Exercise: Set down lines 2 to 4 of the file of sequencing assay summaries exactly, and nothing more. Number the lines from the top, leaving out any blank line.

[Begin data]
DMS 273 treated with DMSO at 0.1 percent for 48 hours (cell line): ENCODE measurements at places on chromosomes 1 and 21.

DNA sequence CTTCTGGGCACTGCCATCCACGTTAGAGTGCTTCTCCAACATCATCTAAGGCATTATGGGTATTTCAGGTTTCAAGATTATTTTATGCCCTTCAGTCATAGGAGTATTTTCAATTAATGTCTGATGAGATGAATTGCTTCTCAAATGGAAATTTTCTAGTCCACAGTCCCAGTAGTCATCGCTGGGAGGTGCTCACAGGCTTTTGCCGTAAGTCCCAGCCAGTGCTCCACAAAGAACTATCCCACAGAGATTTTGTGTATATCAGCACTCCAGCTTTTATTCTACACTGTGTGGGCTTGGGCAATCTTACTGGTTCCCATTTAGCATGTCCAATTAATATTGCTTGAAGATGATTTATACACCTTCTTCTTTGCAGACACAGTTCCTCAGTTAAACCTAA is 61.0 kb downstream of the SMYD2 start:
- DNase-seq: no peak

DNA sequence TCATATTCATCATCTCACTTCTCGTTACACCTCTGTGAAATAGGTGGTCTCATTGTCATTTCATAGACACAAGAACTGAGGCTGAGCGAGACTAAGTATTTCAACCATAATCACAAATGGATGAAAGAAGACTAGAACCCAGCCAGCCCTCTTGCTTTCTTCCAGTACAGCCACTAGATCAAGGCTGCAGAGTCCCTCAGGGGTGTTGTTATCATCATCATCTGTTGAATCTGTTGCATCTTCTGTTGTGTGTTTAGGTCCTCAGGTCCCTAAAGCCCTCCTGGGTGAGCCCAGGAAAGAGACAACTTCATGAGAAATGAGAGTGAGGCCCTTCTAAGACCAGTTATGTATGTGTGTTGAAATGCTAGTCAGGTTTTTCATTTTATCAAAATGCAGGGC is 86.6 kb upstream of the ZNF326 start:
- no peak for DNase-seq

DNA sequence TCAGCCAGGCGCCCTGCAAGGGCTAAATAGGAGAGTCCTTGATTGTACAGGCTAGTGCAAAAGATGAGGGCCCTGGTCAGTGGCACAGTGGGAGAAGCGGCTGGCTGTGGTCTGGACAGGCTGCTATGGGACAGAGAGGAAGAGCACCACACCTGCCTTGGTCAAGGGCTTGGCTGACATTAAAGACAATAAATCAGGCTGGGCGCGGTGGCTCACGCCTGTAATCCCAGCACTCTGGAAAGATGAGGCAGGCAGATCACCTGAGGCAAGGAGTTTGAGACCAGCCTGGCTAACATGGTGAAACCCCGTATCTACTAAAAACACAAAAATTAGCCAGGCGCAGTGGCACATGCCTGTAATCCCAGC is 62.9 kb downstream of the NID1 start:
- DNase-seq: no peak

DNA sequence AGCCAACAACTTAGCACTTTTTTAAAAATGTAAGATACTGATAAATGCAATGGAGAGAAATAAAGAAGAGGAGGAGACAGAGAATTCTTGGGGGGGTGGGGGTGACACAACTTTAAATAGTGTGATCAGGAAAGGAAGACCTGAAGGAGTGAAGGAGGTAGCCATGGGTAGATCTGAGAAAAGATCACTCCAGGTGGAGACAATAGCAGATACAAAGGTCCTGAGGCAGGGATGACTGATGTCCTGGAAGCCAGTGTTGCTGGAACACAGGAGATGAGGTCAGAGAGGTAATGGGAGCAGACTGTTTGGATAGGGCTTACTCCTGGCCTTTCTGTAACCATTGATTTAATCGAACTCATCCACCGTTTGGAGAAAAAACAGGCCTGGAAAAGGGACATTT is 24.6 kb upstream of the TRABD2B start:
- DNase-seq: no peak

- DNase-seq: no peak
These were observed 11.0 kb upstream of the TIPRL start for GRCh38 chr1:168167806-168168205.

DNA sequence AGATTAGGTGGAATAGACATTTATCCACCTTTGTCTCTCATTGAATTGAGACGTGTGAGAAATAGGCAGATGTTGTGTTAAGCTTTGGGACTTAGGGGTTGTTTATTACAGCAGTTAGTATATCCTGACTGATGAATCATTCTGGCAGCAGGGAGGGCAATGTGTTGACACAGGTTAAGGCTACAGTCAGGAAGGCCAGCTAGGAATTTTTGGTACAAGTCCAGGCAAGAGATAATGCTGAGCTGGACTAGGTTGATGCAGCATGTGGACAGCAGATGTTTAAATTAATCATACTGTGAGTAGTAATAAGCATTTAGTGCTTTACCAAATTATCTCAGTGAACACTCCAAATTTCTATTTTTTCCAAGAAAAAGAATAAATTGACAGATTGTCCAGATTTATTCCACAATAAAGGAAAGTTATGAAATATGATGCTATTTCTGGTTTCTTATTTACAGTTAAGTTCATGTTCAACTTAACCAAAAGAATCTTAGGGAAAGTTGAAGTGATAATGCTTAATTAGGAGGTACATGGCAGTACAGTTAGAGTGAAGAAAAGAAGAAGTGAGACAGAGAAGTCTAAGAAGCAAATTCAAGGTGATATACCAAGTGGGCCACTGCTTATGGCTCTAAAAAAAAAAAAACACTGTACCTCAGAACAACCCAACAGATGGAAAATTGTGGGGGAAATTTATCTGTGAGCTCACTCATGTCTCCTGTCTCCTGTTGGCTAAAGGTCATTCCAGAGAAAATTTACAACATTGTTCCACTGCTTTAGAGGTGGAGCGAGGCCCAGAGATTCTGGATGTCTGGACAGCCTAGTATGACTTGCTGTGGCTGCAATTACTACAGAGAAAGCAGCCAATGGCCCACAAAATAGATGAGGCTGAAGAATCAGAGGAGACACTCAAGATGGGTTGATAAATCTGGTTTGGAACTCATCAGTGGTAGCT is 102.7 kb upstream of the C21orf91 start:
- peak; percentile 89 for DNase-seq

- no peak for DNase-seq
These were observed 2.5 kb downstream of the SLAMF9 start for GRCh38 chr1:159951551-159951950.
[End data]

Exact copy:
DNA sequence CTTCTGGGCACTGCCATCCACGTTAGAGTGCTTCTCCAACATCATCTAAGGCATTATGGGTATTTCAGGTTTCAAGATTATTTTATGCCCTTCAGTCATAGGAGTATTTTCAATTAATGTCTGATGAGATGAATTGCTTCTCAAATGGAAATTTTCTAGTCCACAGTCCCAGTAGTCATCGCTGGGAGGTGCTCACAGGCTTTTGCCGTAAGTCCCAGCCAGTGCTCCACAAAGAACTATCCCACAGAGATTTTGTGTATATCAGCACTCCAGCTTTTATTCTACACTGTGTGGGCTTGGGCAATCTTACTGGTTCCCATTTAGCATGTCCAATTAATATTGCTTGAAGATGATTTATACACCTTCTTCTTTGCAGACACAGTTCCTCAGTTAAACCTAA is 61.0 kb downstream of the SMYD2 start:
- DNase-seq: no peak

DNA sequence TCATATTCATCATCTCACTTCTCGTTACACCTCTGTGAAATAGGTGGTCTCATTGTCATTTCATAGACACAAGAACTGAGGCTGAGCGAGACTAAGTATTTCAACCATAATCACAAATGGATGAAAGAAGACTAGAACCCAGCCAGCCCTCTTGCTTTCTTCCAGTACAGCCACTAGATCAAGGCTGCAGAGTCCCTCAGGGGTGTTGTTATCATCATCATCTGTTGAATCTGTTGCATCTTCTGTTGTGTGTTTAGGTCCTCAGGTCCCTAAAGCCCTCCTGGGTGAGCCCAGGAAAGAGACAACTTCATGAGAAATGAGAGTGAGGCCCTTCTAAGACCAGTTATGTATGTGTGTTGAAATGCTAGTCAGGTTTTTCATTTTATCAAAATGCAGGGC is 86.6 kb upstream of the ZNF326 start: